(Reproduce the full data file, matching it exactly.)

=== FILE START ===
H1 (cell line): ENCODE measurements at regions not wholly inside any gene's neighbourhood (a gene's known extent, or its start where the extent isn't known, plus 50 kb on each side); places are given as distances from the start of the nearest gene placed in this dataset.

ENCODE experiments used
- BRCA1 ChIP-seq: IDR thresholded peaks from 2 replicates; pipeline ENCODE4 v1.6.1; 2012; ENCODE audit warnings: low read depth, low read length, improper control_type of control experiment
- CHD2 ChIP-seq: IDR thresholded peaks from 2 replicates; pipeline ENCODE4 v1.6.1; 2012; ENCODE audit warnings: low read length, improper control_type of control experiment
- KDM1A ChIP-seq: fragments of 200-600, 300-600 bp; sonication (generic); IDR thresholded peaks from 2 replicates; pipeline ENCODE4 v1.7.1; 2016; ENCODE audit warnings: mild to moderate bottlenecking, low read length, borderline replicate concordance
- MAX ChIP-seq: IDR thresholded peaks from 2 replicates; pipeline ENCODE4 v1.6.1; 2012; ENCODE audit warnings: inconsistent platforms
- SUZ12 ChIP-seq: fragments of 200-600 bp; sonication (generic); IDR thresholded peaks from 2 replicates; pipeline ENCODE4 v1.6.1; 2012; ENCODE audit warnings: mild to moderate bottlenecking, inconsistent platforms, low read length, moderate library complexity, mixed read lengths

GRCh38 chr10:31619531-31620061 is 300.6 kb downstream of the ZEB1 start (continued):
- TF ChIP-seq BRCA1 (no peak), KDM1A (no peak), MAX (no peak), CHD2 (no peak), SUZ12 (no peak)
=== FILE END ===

H1 (cell line): ENCODE measurements at regions not wholly inside any gene's neighbourhood (a gene's known extent, or its start where the extent isn't known, plus 50 kb on each side); places are given as distances from the start of the nearest gene placed in this dataset.

ENCODE experiments used
- BRCA1 ChIP-seq: IDR thresholded peaks from 2 replicates; pipeline ENCODE4 v1.6.1; 2012; ENCODE audit warnings: low read depth, low read length, improper control_type of control experiment
- CHD2 ChIP-seq: IDR thresholded peaks from 2 replicates; pipeline ENCODE4 v1.6.1; 2012; ENCODE audit warnings: low read length, improper control_type of control experiment
- KDM1A ChIP-seq: fragments of 200-600, 300-600 bp; sonication (generic); IDR thresholded peaks from 2 replicates; pipeline ENCODE4 v1.7.1; 2016; ENCODE audit warnings: mild to moderate bottlenecking, low read length, borderline replicate concordance
- MAX ChIP-seq: IDR thresholded peaks from 2 replicates; pipeline ENCODE4 v1.6.1; 2012; ENCODE audit warnings: inconsistent platforms
- SUZ12 ChIP-seq: fragments of 200-600 bp; sonication (generic); IDR thresholded peaks from 2 replicates; pipeline ENCODE4 v1.6.1; 2012; ENCODE audit warnings: mild to moderate bottlenecking, inconsistent platforms, low read length, moderate library complexity, mixed read lengths

GRCh38 chr10:31619531-31620061 is 300.6 kb downstream of the ZEB1 start (continued):
- TF ChIP-seq BRCA1 (no peak), KDM1A (no peak), MAX (no peak), CHD2 (no peak), SUZ12 (no peak)